Forecast for the Abajos Area Mountains

Issued by Eric Trenbeath for Tuesday, February 5, 2019 - 7:29am
Blowing and drifting snow have created dangerous avalanche conditions and the avalanche danger is HIGH on upper elevation slopes that face the north half of the compass. Natural and human triggered avalanches are likely on steep, wind drifted slopes, and natural avalanches are possible off the steep, higher peaks. Above treeline, shallow wind slabs may be found on all aspects, but deeper drifts will have formed on slopes facing NW-N-E. Avoid steep slopes with recent deposits of wind drifted snow, and stay out from under high, steep faces that have a northerly aspect.
Low
Moderate
Considerable
High
Extreme
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Weather and Snow
Snow has not yet begun to fall in the Abajo Mountains but the story continues to be the wind. Overnight speeds on Abajo Peak are averaged 15-25 mph with gusts to 40 from the SE. Expect them to increase today with gusts as high as 60 mph. 4"-8" of snow are possible tonight with another 4"-8" possible tonight. High temps will be in the mid 20's before tanking into the single digits tonight. Tomorrow will see continued snow, wind, and cold temperatures.
Kevin Dressel was out Sunday and sent in this observation.
Snow totals at Buckboard Flat (8924')
Snow totals at Camp Jackson (8858')
Wind, temperature, and humidity on Abajo Peak (11,000')
National Weather Service point forecast.
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Avalanche Problem #1
Wind Drifted Snow
Type
Location
Likelihood
Size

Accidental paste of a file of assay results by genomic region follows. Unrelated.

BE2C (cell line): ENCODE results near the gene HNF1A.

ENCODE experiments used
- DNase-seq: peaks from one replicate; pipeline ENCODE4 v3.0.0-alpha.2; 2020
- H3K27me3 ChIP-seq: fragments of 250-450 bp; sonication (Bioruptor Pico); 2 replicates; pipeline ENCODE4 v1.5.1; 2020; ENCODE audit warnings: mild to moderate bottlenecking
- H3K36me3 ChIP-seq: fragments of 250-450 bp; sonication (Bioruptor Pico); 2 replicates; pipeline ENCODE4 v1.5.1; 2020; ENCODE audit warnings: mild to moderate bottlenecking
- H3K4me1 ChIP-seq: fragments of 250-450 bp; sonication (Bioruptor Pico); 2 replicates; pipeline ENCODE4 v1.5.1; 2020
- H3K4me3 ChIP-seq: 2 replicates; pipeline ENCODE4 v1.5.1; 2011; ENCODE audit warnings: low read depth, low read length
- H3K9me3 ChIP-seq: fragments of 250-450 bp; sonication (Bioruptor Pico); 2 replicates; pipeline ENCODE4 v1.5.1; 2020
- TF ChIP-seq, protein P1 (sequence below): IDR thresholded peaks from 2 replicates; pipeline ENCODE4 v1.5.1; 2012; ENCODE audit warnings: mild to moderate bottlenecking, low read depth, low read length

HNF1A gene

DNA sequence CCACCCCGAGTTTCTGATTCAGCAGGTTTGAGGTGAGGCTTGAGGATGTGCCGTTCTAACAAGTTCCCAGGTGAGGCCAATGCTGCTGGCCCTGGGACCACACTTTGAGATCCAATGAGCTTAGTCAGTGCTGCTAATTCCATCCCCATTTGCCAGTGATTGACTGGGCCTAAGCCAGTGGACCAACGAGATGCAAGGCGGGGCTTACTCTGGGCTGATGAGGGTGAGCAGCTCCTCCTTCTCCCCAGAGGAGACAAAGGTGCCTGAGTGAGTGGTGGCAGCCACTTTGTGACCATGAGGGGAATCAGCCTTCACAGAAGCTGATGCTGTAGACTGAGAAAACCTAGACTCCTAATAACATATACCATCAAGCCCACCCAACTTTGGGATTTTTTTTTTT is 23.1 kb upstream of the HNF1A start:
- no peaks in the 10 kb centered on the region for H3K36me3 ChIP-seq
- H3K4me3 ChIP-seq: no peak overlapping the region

Description
Natural and human triggered avalanches involving wind drifted snow are likely today. Avoid steep slopes with recent deposits of wind drifted snow
Avalanche Problem #2
Persistent Weak Layer
Type
Location
Likelihood
Size
Description
New snow, and wind drifted snow will add additional stress to buried, persistent weak layers in the snowpack. Our primary concern is layer of weak, sugary snow at the base of the snowpack, and human triggered avalanches failing on this weak layer are likely today. The danger is greatest on steep, mid and upper elevation slopes facing NW-N-E, but in some areas the problem wraps around to W and SE facing slopes.
General Announcements
Your information can save lives. If you see anything we should know about, please help us out by submitting snow and avalanche observations HERE. You can also call me at 801-647-8896, or send me an email: eric@utahavalanchecenter.org.
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This advisory is from the U.S.D.A. Forest Service, which is solely responsible for its content. This advisory describes general avalanche conditions and local variations always occur.

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